Mackerel is such a versatile fish. Try it chargrilled, in salads (it’s especially good with beetroot) or as made a pate. It is also delicious pre-smoked in a risotto, or gently pan-fried and served with rice or potatoes and your favourite veggies.  If you’re in a rush, why not use some tinned mackerel on wholemeal toast for a quick and incredibly healthy and filling lunch.

Blueberries

Blueberries are loaded with vitamin C, another nutrient that’s essential for good brain health.  Vitamin C is also one of our most powerful antioxidants which are very protective of the brain. Even better, blueberries are rich in plant compounds called polyphenols, also packed with antioxidants; it’s their beautiful rich colour that’s partly responsible for their health benefits.

A wooden bowl of blueberries

Blueberries are low on the glycaemic index so, unlike many fruits, they won’t upset blood sugar levels which can also cause dips in mood.  Serve them with your morning porridge or cereal or eat them with some natural yoghurt and seeds, for a healthy and quick, energy-sustaining breakfast.

So, include nutrients and foods in your diet that feed your brain and help support your brain from the inside out.

Stay well.

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Five acts of self-kindness to support your mental well-being

Relaxed woman looking happy sitting outside at a table overlooking a garden

It’s Mental Health Awareness week and with the current lockdown restrictions in place, never has our mental health come into such sharp focus. 

Life is very challenging at the moment for many people. Now is the perfect time to be kind to yourself and focus on your own mental wellbeing.

Clinical nutritionist Suzie Sawyer shares her top tips for self-care and self-kindness.

Focus on food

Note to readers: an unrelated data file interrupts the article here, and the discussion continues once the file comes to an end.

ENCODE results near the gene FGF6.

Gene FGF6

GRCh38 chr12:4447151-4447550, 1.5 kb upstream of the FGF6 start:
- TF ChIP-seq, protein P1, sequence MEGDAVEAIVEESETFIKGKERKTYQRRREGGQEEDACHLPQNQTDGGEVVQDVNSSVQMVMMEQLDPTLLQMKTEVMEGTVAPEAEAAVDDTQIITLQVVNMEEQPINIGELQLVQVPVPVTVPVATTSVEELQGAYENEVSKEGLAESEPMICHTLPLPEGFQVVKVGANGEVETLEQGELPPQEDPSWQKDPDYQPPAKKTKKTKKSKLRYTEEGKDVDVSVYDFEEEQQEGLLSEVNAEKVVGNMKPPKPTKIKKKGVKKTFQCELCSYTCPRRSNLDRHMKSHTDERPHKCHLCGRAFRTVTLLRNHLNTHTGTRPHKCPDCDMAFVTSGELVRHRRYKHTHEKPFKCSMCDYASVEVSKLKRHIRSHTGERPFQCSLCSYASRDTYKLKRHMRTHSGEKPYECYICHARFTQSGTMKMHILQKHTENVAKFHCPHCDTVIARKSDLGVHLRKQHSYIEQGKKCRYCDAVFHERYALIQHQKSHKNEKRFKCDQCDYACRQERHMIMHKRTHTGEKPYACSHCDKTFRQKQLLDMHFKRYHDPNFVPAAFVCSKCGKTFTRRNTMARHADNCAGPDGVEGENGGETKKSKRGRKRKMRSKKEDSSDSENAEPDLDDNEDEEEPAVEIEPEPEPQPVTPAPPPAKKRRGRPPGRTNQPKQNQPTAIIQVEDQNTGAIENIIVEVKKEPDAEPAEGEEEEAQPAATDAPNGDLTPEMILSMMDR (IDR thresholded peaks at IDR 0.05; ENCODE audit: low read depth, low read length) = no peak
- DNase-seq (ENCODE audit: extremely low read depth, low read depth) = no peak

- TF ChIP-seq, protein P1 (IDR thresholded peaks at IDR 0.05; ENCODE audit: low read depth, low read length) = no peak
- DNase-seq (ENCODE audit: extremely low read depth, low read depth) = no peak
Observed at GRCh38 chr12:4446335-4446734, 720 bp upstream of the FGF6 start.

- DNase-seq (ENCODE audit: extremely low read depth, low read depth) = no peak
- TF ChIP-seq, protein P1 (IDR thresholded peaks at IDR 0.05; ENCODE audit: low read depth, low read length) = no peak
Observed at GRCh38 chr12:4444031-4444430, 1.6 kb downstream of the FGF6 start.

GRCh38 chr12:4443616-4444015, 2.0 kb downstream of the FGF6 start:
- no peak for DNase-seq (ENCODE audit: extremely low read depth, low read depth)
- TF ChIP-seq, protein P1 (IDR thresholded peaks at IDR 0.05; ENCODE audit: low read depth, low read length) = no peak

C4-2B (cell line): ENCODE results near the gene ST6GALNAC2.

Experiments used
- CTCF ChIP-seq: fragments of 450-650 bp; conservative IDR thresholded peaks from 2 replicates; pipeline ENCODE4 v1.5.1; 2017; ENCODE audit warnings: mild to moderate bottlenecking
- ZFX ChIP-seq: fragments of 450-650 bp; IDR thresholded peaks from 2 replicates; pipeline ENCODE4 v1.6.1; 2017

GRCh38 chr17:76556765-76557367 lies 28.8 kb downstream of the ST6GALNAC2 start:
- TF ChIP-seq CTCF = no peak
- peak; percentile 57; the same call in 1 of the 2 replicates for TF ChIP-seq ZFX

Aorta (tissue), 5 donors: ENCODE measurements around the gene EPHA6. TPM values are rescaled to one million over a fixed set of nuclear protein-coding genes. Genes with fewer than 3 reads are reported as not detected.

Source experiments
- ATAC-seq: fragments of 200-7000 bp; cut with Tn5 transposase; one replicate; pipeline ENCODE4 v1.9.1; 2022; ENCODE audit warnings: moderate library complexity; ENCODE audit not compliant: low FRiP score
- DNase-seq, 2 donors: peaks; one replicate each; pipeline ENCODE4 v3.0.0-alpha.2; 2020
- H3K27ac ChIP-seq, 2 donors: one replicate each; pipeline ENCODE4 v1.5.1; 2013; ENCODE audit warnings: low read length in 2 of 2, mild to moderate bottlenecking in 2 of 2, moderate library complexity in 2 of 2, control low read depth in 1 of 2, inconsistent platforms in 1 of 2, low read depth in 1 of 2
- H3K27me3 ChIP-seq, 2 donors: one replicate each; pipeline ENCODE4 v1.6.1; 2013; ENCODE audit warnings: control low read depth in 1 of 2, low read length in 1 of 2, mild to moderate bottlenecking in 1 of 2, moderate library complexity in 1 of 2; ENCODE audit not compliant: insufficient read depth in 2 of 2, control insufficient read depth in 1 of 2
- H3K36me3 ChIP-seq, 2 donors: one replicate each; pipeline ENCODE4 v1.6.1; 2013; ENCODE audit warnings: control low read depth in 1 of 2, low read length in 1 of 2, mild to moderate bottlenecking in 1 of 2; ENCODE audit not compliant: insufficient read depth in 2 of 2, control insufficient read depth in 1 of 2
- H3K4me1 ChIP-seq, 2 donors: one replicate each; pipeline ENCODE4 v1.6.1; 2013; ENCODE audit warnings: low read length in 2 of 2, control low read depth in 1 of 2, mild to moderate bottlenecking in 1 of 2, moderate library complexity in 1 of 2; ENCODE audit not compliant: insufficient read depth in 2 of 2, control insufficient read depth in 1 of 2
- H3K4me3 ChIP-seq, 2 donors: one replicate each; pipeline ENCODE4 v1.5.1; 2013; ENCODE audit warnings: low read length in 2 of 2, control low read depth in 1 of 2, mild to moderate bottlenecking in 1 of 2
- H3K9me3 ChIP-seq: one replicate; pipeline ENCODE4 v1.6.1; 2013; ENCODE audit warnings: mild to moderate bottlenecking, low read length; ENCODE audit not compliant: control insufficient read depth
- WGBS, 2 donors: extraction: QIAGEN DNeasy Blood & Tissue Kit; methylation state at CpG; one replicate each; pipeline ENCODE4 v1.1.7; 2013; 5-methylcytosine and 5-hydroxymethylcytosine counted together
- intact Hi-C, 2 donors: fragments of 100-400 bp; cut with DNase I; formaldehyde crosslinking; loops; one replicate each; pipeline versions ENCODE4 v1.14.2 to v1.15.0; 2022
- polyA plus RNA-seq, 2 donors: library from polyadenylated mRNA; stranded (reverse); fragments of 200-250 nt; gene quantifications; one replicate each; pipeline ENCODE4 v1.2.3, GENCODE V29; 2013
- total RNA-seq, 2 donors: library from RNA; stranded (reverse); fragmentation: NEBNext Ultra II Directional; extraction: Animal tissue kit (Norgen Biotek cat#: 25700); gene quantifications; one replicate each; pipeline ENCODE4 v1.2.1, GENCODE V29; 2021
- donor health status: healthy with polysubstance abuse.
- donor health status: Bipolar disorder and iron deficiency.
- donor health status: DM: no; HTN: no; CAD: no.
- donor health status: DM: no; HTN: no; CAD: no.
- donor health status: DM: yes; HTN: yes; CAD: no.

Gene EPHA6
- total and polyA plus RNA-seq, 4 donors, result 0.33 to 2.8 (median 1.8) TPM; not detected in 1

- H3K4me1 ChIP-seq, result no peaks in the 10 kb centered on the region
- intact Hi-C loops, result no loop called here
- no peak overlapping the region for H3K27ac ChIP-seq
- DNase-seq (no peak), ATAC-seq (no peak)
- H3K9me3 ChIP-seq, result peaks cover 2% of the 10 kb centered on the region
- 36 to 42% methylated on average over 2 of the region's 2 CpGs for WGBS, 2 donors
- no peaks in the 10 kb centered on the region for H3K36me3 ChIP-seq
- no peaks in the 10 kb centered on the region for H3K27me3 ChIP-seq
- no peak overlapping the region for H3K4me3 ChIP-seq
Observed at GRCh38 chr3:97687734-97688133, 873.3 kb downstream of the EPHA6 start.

What we eat has the most profound effect on mental well-being as anything.  Nothing works in isolation in the body, therefore everything we eat has a massive impact on our brain and emotional health.

As an example, there have been numerous research studies to confirm that diets high in junk foods cause low energy, increased anxiety, poor sleep, nutrient depletion, and of course, weight gain. Be kind to your brain and body and feed it with nutrient dense foods.

A range of vegetables on a wooden background

Make your meals as colourful as possible, including plenty of fruits and vegetables as these are some of the most nutrient-dense foods available to us.  If you can’t always get fresh, then stock up on frozen which are just as good as they retain most of their nutrients having been frozen soon after harvesting.

A range of foods containing healthy Omega-3 fats

Omega-3 fats are needed by the brain for it to function at its best. Found in oily fish, flax seeds and other nuts and seeds try to eat some regularly.  Eating whole grain foods rather than ‘white’ refined ones is also important, delivering plenty of B-vitamins and other key nutrients needed to balance stress hormones and instil a sense of wellbeing.

Keep well hydrated